13. "Professors of classics - not even a professor of English - professors of classics, they're something sacred; it's almost like being a priest."
Author: Erich Segal
14. "And once, a sophomore English teacher, Mr. Watts, found out that one of his students had spent the past eight class periods carving an elaborate design into his desk. The "artwork" read: "Mr. Watts and Dickens sucks dick." Mr. Watts confronted the carver, telling him, "That's wrong!" Then Mr. Watts took the knife and crossed out the last s in sucks. "This sentence has two objects," he explained. "You need to conjugate the verb differently." And he handed the knife back."
Author: Flynn Meaney
15. "All of these teeth had once been in real, live people. They had talked and smiled and eaten and sang and cursed and prayed. They had brushed and flossed and died. In English class, we read poems about death, but here, right in front of me was a poem about death too."
Author: Gabrielle Zevin
16. "I remember one time I heard this English professor asking the class what the world's scariest noise is. Is it a man crying out in pain? A woman's scream of terror? A gunshot? A baby crying? And the professor shakes his head and says, 'No, the scariest noise is, you're all alone in your dark house, you know you're all alone, you know that there is no chance anyone else is home or within miles—and then, suddenly, from upstairs, you hear the toilet flush."
Author: Harlan Coben
17. "I have not been nourished by English Literature. . . for the simple reason that I have never found much there in which to rest my heart (or heart and head together). I was brought up in the Classics, and first discovered the sensation of literary pleasure in Homer...I do know Celtic things (many in their original languages Irish and Welsh), and feel for them a certain distaste: largely for their fundamental unreason. They have bright colour, but are like a broken stained glass window reassembled without design. They are in fact ‘mad'. . . but I don't believe I am...[I] set myself a task, the arrogance of which I fully recognized and trembled at: being precisely to restore to the English an epic tradition and present them with a mythology of their own."
Author: J.R.R. Tolkien
18. "English people are so trapped in this class paradigm."
Author: Jackson Browne
19. "I've been sniffing out the guys in my English class (to the extent that this is possible without getting my throat cut), but they smell the same way they always do: like feet and testicles. As opposed to freesias. I don't want to keep sniffing them, Lyd. - Letter from Seb to Lyd."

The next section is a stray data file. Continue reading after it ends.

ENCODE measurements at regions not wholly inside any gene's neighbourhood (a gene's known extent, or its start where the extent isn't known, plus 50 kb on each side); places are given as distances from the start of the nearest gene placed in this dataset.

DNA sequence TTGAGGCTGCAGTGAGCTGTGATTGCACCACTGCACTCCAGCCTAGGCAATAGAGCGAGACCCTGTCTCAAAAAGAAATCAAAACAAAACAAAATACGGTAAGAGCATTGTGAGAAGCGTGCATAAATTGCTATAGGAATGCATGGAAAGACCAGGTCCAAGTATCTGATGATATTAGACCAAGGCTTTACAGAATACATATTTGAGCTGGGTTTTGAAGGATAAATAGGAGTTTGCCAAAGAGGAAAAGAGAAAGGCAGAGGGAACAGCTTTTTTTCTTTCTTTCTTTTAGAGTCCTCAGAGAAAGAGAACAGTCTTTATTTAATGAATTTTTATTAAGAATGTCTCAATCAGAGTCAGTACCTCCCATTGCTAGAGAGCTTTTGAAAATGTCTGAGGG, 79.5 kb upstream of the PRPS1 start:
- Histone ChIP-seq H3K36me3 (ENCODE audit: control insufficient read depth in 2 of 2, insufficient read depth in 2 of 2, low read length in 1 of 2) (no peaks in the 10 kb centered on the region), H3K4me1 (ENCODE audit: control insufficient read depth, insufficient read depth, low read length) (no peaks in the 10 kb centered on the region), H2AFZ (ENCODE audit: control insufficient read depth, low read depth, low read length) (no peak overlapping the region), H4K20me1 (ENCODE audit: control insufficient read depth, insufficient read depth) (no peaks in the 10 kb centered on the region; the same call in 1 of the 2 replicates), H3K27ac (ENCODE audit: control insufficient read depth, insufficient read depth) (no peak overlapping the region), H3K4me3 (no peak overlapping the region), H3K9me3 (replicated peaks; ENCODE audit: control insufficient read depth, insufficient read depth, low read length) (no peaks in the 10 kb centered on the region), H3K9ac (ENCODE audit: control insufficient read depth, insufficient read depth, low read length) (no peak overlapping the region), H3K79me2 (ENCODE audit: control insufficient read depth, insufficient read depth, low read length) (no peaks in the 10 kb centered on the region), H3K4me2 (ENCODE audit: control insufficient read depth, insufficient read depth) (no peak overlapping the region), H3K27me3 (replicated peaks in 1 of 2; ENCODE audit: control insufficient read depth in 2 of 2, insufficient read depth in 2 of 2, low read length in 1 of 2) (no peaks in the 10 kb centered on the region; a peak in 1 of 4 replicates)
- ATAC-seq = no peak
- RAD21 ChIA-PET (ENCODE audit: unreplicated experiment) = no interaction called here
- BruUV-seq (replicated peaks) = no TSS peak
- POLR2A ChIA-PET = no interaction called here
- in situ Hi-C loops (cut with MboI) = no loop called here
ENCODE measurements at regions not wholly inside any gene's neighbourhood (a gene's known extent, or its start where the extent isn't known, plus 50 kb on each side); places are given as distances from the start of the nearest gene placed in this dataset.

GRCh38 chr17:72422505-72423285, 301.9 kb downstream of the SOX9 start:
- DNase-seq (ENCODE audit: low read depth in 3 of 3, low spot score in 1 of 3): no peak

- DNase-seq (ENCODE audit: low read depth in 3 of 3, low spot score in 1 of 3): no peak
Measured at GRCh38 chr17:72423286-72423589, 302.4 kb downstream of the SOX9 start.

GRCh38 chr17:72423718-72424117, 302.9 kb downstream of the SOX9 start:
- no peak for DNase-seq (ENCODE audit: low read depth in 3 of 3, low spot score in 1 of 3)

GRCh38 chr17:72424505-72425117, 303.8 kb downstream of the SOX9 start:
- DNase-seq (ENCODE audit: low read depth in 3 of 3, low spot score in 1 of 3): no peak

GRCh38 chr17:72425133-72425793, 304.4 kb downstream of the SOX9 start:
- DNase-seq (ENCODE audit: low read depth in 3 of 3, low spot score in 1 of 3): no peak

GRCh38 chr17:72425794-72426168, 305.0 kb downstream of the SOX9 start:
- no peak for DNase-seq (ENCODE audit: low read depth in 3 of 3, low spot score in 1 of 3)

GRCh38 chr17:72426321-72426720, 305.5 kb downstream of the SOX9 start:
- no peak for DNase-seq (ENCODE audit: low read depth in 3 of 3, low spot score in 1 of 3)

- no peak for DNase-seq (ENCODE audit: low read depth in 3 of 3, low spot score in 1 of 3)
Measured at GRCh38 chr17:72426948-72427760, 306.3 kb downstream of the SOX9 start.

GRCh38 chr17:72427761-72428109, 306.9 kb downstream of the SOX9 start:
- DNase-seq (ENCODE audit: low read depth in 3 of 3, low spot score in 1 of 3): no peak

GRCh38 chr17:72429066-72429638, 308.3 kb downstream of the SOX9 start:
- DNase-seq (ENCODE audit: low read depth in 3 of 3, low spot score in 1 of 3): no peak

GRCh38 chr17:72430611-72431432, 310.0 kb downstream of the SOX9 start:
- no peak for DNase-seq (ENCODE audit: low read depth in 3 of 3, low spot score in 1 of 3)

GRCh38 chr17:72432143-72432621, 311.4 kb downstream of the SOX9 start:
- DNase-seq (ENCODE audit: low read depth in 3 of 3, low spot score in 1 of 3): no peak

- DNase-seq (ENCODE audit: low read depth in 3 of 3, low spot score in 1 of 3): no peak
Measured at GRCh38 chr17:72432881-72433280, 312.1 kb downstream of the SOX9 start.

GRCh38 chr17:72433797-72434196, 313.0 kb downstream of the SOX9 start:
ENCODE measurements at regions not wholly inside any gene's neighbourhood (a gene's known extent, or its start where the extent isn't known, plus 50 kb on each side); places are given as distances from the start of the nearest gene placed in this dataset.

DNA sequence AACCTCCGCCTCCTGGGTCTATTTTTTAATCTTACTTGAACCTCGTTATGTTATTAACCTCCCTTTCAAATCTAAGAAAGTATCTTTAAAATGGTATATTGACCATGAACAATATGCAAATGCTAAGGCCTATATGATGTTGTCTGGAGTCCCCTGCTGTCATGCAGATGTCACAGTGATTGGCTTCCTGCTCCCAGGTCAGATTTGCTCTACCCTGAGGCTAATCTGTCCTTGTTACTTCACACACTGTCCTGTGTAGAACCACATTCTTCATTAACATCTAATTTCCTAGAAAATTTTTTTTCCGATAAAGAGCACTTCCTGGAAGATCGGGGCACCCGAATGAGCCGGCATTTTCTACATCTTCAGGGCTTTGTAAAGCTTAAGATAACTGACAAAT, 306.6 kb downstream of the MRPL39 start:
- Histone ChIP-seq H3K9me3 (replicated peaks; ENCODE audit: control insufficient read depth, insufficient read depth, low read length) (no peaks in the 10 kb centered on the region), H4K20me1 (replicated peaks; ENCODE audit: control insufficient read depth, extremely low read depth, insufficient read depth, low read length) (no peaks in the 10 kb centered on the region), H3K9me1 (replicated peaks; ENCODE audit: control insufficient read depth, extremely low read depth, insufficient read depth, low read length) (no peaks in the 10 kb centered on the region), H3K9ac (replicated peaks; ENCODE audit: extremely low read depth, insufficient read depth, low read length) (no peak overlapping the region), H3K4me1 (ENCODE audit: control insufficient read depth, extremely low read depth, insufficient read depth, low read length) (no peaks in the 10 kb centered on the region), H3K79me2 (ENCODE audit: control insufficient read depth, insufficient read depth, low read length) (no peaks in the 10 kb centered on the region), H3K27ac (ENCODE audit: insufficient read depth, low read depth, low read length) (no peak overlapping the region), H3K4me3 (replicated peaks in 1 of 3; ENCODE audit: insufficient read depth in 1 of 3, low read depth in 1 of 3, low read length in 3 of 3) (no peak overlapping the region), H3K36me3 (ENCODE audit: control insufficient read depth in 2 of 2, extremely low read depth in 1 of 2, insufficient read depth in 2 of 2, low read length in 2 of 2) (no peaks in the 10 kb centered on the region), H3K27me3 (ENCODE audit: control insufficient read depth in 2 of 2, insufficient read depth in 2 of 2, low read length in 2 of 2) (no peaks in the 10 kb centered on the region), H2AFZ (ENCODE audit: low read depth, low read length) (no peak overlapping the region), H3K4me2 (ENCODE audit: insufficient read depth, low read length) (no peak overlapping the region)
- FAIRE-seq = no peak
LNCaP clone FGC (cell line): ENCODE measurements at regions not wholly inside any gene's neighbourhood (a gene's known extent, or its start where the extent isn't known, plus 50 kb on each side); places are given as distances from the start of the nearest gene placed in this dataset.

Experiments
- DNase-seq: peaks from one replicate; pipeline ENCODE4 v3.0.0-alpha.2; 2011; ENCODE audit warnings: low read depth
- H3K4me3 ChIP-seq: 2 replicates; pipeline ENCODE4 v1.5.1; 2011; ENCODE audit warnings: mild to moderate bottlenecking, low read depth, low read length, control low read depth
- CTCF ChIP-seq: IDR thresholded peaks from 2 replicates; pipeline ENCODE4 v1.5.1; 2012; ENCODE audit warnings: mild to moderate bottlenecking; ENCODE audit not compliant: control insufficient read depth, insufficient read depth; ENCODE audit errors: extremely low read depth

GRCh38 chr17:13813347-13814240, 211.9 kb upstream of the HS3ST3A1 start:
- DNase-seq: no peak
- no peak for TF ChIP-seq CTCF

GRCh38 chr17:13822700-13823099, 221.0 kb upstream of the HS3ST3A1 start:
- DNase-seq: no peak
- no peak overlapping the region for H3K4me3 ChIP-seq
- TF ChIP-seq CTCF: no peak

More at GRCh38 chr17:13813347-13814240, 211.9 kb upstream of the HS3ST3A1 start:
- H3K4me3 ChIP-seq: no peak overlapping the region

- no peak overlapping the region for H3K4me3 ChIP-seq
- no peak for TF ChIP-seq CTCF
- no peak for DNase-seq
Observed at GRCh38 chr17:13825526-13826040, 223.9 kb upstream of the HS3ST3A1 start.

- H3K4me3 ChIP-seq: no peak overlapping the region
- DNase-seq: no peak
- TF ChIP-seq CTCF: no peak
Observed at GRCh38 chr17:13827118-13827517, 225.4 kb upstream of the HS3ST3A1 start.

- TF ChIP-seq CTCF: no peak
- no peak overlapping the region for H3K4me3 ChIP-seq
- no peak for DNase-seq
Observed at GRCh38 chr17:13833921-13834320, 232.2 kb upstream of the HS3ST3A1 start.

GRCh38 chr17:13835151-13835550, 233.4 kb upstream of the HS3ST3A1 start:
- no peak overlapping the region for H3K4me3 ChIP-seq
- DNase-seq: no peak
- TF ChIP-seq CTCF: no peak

Author: Jaclyn Moriarty
20. "Her voice was trained, supple as leather, precise as a knife thrower's blade. Singing or talking, it had the same graceful quality, and an accent I thought at first was English, but then realized was the old-fashioned American of a thirties movie, a person who could get away with saying 'grand.' Too classic, they told her when she went out on auditions. It didn't mean old. It meant too beautiful for the times, when anything that lasted longer than six months was considered passe. I loved to listen to her sing, or tell me stories about her childhood in suburban Connecticut, it sounded like heaven."
Author: Janet Fitch
21. "I have Czech, I have Russian, I have English, I have Italian. Uh, what am I missing? A little bit of Irish. The Russian is Jewish. So I'm your classic American mutt."
Author: Joe Lhota
22. "For a long moment, while Brock stood off observing them, Ned and Barley appraised one another as only Englishmen can who are of the same height and class and shape of head."
Author: John Le Carré
23. "Mr. Lindell's English classes are meant to make you think I guess about yourself and people and everything. Some of the kids say it's pretty weird but they're more honest in English than they are anywhere else and they say more about what they feel...Everything that's said in English etches itself clearly and sharply in my mind like letters carved neatly into deep frost. But I never let them see how eagerly I listen."
Author: John Marsden